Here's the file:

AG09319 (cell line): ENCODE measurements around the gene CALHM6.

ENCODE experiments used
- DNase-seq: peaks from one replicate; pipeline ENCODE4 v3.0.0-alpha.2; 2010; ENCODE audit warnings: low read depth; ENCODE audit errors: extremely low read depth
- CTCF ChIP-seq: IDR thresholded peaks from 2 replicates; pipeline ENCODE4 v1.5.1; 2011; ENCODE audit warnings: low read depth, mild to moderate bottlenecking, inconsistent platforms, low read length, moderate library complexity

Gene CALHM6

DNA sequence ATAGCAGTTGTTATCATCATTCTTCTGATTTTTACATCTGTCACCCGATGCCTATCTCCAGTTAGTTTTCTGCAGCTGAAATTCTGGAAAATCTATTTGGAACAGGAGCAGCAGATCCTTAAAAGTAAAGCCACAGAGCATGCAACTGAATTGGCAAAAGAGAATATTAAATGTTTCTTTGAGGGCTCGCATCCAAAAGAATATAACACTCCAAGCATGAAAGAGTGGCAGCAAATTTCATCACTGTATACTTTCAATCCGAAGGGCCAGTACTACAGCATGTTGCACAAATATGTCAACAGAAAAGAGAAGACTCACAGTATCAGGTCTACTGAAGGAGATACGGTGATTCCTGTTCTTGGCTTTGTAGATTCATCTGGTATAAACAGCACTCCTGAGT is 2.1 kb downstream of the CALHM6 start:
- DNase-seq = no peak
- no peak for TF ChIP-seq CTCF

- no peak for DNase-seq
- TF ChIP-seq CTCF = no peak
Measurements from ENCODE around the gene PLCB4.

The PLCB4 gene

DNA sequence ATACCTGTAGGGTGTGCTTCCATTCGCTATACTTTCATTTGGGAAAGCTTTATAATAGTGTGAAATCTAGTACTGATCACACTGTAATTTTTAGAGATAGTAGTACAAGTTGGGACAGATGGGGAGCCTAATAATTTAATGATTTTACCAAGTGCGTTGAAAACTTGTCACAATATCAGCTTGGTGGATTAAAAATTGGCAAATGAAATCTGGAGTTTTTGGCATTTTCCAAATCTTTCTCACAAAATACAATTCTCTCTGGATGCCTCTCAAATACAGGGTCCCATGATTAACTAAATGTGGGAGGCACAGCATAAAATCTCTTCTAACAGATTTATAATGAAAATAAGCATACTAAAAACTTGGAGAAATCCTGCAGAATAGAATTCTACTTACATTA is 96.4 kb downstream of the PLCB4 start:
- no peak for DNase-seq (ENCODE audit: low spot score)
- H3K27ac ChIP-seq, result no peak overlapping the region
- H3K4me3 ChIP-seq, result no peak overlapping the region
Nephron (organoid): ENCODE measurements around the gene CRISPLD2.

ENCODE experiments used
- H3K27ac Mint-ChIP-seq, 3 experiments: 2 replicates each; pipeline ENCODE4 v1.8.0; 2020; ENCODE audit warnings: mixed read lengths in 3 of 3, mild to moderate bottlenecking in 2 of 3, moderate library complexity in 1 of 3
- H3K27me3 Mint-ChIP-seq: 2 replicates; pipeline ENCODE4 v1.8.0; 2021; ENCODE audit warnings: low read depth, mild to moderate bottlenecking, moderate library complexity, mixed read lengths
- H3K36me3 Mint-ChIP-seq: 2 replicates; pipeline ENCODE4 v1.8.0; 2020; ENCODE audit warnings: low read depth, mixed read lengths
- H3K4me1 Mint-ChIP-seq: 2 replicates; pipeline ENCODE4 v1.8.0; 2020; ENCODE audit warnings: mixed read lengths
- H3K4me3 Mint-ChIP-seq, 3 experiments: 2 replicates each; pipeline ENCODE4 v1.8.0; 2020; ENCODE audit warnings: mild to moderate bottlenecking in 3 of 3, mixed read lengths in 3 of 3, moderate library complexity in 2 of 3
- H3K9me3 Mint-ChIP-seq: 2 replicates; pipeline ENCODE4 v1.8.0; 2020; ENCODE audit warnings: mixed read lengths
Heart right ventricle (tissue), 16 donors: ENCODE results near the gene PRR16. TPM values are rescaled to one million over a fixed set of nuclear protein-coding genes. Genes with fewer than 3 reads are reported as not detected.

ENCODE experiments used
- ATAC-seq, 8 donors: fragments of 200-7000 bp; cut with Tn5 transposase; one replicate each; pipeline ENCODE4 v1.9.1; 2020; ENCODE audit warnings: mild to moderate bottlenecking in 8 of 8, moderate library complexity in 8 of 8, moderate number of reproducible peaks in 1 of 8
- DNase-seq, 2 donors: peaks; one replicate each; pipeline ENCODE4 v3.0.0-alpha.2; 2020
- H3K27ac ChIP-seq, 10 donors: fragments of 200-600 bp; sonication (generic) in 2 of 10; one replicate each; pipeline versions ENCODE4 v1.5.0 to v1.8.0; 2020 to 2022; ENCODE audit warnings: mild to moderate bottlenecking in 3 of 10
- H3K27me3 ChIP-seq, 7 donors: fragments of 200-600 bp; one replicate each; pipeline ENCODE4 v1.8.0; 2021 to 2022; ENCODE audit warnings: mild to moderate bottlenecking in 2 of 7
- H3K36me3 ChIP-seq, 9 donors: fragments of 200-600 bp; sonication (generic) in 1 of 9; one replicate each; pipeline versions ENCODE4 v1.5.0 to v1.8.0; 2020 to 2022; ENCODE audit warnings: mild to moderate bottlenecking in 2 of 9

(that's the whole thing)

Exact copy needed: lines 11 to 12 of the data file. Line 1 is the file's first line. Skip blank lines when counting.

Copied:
Measurements from ENCODE around the gene PLCB4.

The PLCB4 gene